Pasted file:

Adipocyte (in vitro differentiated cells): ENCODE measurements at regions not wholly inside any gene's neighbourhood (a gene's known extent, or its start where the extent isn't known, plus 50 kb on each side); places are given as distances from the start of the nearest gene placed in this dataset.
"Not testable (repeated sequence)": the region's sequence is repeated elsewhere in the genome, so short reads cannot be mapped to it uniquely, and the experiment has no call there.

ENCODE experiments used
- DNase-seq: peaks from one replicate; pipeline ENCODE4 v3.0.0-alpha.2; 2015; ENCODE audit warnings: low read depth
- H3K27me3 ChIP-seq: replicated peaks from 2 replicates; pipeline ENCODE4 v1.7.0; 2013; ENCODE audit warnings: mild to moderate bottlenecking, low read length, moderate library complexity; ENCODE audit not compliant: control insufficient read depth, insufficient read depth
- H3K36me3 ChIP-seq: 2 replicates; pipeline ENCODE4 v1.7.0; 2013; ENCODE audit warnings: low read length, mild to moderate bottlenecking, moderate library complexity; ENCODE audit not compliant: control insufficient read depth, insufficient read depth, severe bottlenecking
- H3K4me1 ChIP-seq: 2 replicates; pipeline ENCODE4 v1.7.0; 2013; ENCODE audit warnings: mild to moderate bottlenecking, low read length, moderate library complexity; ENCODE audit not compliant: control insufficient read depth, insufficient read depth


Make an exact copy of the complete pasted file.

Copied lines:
Adipocyte (in vitro differentiated cells): ENCODE measurements at regions not wholly inside any gene's neighbourhood (a gene's known extent, or its start where the extent isn't known, plus 50 kb on each side); places are given as distances from the start of the nearest gene placed in this dataset.
"Not testable (repeated sequence)": the region's sequence is repeated elsewhere in the genome, so short reads cannot be mapped to it uniquely, and the experiment has no call there.

ENCODE experiments used
- DNase-seq: peaks from one replicate; pipeline ENCODE4 v3.0.0-alpha.2; 2015; ENCODE audit warnings: low read depth
- H3K27me3 ChIP-seq: replicated peaks from 2 replicates; pipeline ENCODE4 v1.7.0; 2013; ENCODE audit warnings: mild to moderate bottlenecking, low read length, moderate library complexity; ENCODE audit not compliant: control insufficient read depth, insufficient read depth
- H3K36me3 ChIP-seq: 2 replicates; pipeline ENCODE4 v1.7.0; 2013; ENCODE audit warnings: low read length, mild to moderate bottlenecking, moderate library complexity; ENCODE audit not compliant: control insufficient read depth, insufficient read depth, severe bottlenecking
- H3K4me1 ChIP-seq: 2 replicates; pipeline ENCODE4 v1.7.0; 2013; ENCODE audit warnings: mild to moderate bottlenecking, low read length, moderate library complexity; ENCODE audit not compliant: control insufficient read depth, insufficient read depth